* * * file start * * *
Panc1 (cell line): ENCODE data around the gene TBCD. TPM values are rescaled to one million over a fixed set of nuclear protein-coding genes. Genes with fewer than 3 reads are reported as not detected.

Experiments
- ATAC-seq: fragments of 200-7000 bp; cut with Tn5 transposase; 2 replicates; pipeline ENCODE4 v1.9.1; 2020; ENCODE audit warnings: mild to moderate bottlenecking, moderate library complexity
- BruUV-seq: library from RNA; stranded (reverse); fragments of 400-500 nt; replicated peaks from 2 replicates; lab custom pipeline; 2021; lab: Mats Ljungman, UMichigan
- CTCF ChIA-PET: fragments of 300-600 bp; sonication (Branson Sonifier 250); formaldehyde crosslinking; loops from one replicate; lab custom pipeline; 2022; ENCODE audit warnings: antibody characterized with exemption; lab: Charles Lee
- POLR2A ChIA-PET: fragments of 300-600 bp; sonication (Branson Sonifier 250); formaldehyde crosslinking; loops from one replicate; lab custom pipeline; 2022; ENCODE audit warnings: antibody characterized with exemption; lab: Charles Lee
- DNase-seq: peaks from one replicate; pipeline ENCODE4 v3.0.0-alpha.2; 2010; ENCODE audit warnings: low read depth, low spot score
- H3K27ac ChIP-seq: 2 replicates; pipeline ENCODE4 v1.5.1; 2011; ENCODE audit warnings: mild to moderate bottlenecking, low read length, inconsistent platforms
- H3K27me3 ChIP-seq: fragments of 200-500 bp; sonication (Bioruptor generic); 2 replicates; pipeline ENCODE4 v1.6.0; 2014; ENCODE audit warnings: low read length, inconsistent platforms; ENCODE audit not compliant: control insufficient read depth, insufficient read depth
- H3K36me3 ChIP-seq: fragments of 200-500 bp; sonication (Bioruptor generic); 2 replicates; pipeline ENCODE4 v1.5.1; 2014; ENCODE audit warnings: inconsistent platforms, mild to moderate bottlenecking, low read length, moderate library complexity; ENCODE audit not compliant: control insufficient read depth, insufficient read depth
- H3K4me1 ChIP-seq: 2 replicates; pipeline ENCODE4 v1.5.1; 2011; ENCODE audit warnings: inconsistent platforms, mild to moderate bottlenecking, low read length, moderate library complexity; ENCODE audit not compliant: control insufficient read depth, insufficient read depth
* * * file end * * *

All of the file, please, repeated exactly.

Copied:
Panc1 (cell line): ENCODE data around the gene TBCD. TPM values are rescaled to one million over a fixed set of nuclear protein-coding genes. Genes with fewer than 3 reads are reported as not detected.

Experiments
- ATAC-seq: fragments of 200-7000 bp; cut with Tn5 transposase; 2 replicates; pipeline ENCODE4 v1.9.1; 2020; ENCODE audit warnings: mild to moderate bottlenecking, moderate library complexity
- BruUV-seq: library from RNA; stranded (reverse); fragments of 400-500 nt; replicated peaks from 2 replicates; lab custom pipeline; 2021; lab: Mats Ljungman, UMichigan
- CTCF ChIA-PET: fragments of 300-600 bp; sonication (Branson Sonifier 250); formaldehyde crosslinking; loops from one replicate; lab custom pipeline; 2022; ENCODE audit warnings: antibody characterized with exemption; lab: Charles Lee
- POLR2A ChIA-PET: fragments of 300-600 bp; sonication (Branson Sonifier 250); formaldehyde crosslinking; loops from one replicate; lab custom pipeline; 2022; ENCODE audit warnings: antibody characterized with exemption; lab: Charles Lee
- DNase-seq: peaks from one replicate; pipeline ENCODE4 v3.0.0-alpha.2; 2010; ENCODE audit warnings: low read depth, low spot score
- H3K27ac ChIP-seq: 2 replicates; pipeline ENCODE4 v1.5.1; 2011; ENCODE audit warnings: mild to moderate bottlenecking, low read length, inconsistent platforms
- H3K27me3 ChIP-seq: fragments of 200-500 bp; sonication (Bioruptor generic); 2 replicates; pipeline ENCODE4 v1.6.0; 2014; ENCODE audit warnings: low read length, inconsistent platforms; ENCODE audit not compliant: control insufficient read depth, insufficient read depth
- H3K36me3 ChIP-seq: fragments of 200-500 bp; sonication (Bioruptor generic); 2 replicates; pipeline ENCODE4 v1.5.1; 2014; ENCODE audit warnings: inconsistent platforms, mild to moderate bottlenecking, low read length, moderate library complexity; ENCODE audit not compliant: control insufficient read depth, insufficient read depth
- H3K4me1 ChIP-seq: 2 replicates; pipeline ENCODE4 v1.5.1; 2011; ENCODE audit warnings: inconsistent platforms, mild to moderate bottlenecking, low read length, moderate library complexity; ENCODE audit not compliant: control insufficient read depth, insufficient read depth